Help improve reasoning evaluation in intelligence organisations
TL;DR—My research group at the University of Melbourne is working to improve methods for evaluating quality of reasoning, particularly for use within government intelligence organisations. We’re conducting a study to compare a new evaluation method with the method currently used by intelligence agencies in the US. By participating, you get access to training materials in both the existing and proposed methods. You can sign up here.
It is important that conclusions reached by analysts working in professional intelligence organisations are accurate so that resulting decisions made by governments and other decision-makers are grounded in reality. Historically, failures of intelligence have contributed to decisions or oversights that wasted resources and often caused significant harm. Prominent examples from US history include the attack on Pearl Harbour, the 1961 Bay of Pigs invasion, 9/11, and the Iraq War.
Such events are at least partly the result of institutional decisions made based on poor reasoning. To reduce the risk of such events, it is important that the analysis informing those decisions is well reasoned. We use the phrase well reasoned to mean that the arguments articulated establish the stated conclusion. (If the arguments fail to establish the stated conclusion, we say the analysis is poorly reasoned.)
The ‘industry standard’ method for evaluating quality of reasoning (QoR) amongst intelligence organisations in the US is the IC Rating Scale, a rubric based on a set of Analytic Standards issued by the US Office of the Director of National Intelligence (ODNI) in 2015. There are significant question marks over the extent to which the IC Rating Scale is (and can be) operationalised to improve the QoR in intelligence organisations. See here for a detailed summary, but in brief:
Inter-rater reliability of the Rating Scale between individual raters is poor. (Though reliability between aggregated ratings—constructed by averaging the ratings of multiple raters—is better.)
Information is lacking on whether or not the Rating Scale is valid (whether it in fact measures QoR, as intended).
Ambiguities in the specification of the Rating Scale can make it difficult for raters to apply.
The Rating Scale can be overly prescriptive and detailed, making it difficult to quickly distinguish well reasoned from poorly reasoned analytic products.
Our research group has been developing an alternative method for evaluating QoR, notionally called the Reasoning Stress Test (RST), which focuses on detecting the presence of particular types of reasoning flaws in written reasoning. The RST is designed to be an easy to apply and efficient method, but this approach comes at a cost: raters do not consider the degree to which the reasoning displays other reasoning virtues, nor go through a checklist of the necessary and sufficient conditions of good reasoning.
We are conducting a study to compare the ability of participants trained in each method to discriminate between well and poorly reasoned intelligence-style products (among other research questions).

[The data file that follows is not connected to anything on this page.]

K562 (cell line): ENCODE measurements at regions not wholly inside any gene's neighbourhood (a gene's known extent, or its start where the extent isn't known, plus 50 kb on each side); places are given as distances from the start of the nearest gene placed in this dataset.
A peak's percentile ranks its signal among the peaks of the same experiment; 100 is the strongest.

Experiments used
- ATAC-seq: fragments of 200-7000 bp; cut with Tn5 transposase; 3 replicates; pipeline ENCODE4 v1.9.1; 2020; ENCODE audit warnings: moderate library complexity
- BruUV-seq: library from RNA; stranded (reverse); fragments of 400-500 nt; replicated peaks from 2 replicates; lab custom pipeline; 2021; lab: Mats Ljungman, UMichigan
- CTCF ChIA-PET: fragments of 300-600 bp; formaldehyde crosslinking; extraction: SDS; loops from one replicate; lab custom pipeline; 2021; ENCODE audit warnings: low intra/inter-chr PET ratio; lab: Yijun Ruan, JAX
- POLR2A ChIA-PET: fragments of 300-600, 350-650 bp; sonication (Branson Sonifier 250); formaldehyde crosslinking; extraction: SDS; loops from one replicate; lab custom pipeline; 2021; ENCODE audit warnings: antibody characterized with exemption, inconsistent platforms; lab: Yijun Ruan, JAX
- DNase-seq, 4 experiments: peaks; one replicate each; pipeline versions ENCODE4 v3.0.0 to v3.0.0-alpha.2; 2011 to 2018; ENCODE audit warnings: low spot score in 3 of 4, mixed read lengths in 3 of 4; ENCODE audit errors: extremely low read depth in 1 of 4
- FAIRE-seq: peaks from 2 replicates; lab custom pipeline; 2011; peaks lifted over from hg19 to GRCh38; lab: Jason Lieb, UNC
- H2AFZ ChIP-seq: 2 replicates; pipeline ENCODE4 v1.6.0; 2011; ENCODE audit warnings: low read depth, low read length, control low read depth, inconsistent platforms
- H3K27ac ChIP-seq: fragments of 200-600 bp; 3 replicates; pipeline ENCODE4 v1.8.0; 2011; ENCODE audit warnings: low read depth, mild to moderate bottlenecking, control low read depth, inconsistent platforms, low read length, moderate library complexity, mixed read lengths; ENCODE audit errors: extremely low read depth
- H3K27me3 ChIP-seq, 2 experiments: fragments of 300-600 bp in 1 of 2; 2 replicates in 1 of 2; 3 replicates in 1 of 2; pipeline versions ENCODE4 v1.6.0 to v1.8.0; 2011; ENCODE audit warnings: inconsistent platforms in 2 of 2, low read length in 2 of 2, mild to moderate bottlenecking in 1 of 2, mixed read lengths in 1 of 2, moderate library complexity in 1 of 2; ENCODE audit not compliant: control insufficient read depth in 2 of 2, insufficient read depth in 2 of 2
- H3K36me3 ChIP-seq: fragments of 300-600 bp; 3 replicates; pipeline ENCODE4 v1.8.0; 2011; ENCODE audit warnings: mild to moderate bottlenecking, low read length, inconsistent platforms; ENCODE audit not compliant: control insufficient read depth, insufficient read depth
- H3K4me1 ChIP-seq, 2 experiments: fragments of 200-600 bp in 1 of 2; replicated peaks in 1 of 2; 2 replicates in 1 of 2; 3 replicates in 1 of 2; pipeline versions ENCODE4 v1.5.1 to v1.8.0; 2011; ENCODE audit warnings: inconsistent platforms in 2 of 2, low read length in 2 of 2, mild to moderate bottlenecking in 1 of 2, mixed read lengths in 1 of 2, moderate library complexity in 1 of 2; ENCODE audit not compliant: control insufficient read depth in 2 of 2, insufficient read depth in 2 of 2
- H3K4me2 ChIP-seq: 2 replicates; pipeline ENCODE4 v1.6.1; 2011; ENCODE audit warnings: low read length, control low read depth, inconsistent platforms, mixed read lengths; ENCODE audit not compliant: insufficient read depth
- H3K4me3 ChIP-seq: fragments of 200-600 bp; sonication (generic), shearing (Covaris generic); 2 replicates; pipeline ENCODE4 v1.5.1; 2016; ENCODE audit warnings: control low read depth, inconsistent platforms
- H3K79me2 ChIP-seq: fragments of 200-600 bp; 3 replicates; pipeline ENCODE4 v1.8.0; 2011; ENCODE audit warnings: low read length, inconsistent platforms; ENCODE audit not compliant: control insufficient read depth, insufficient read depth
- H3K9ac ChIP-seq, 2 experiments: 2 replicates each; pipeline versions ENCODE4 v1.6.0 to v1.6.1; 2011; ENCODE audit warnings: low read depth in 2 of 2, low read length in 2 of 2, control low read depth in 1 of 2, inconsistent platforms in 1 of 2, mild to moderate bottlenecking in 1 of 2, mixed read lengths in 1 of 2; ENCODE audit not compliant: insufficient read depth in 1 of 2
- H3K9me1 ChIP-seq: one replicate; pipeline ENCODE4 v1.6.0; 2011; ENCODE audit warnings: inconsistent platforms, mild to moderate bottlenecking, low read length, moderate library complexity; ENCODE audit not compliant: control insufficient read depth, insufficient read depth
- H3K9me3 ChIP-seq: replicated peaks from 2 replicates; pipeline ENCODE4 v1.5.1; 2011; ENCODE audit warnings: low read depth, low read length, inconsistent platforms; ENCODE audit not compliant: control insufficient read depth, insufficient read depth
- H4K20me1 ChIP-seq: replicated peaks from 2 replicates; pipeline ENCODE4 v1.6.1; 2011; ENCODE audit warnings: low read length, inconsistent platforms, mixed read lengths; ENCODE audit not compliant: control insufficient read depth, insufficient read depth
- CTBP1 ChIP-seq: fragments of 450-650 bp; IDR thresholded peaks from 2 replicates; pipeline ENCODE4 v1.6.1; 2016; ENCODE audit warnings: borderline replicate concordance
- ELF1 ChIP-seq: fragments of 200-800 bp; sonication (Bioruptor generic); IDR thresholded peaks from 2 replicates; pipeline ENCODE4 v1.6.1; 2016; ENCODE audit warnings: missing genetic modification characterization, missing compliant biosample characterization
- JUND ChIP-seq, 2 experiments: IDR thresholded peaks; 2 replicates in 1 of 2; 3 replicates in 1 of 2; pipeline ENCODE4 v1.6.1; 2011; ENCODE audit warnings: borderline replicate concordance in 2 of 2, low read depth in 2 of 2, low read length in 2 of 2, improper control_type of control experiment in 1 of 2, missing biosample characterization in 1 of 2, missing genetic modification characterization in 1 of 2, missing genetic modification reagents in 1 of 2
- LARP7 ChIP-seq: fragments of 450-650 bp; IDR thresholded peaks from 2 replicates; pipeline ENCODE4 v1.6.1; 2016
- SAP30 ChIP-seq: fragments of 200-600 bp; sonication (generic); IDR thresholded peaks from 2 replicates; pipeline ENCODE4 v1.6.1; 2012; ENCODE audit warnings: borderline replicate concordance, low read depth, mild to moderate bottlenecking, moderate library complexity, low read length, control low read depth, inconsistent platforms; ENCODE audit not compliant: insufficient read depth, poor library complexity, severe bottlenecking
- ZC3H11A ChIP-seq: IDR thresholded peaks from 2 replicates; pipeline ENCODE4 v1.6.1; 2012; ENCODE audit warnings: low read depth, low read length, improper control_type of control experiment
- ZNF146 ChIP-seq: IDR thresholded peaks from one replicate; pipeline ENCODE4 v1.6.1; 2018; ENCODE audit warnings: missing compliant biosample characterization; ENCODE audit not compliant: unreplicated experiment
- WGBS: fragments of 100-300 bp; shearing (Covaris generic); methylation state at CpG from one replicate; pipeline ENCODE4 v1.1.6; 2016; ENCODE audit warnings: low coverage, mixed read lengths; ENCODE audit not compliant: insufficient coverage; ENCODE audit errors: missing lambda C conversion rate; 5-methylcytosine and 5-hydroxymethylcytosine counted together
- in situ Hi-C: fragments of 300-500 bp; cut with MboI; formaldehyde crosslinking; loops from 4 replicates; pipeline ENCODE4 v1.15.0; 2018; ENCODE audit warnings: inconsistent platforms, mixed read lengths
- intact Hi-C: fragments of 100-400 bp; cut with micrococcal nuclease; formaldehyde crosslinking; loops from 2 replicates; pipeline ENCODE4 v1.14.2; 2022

We are offering training in both the current and novel methods for evaluating QoR in return for participation in the study. The training has been primarily designed for intelligence analysis, so will give you insight into how reasoning is evaluated in such institutions. However, the principles of reasoning quality taught are much more broadly applicable. They apply to all types of reasoning, and can be used to assess QoR in any institution with intelligence or analytical roles.
We are aware that by publicly describing the potential limitations of the two methods—as we have done above—we risk prejudicing participants’ responses to either method in the study. The alternative, not to provide such information, would make it harder for you to decide whether the training is of interest. We decided to provide the information because:
we will be modelling the effect of existing familiarity with either method, rather than excluding participants on that basis;
in the context of our study design, it is difficult to articulate a plausible mechanism through which such prejudice could influence good faith participation in the study; and
at the current stage of research into methods for evaluating QoR, we believe that the value of additional data that may be gained by explaining the study motivation outweighs the potential limitations of that data as a result of this potential prejudicing effect.
Significant work has been done to develop polished, insightful training into both methods, and we are confident that learning the principles behind and application of both methods will help you evaluate the reasoning of others.
What does participation involve?
Participating in the study involves:
Random allocation to one of the two reasoning evaluation methods
Training on how to use the method, including some simple review questions
A series of challenging fictional intelligence products (i.e. reports or assessments) to evaluate. In previous testing, we have found that many of these are very difficult to evaluate.
Expert responses to each question to compare to your own.
After you have completed all the training on the first method, you will be given access to the training material for the other method. You can choose to complete the training in the second method or not as you prefer.
Sign Up Link
You can sign up here.
Marchio, Jim. “Analytic tradecraft and the intelligence community: enduring value, intermittent emphasis.” Intelligence and National Security 29.2 (2014): 159-183.
Marcoci, Alexandru, Ans Vercammen, and Mark Burgman. “ODNI as an analytic ombudsman: is Intelligence Community Directive 203 up to the task?.” Intelligence and National Security 34.2 (2019): 205-224.
Any questions, comments or suggestions welcome.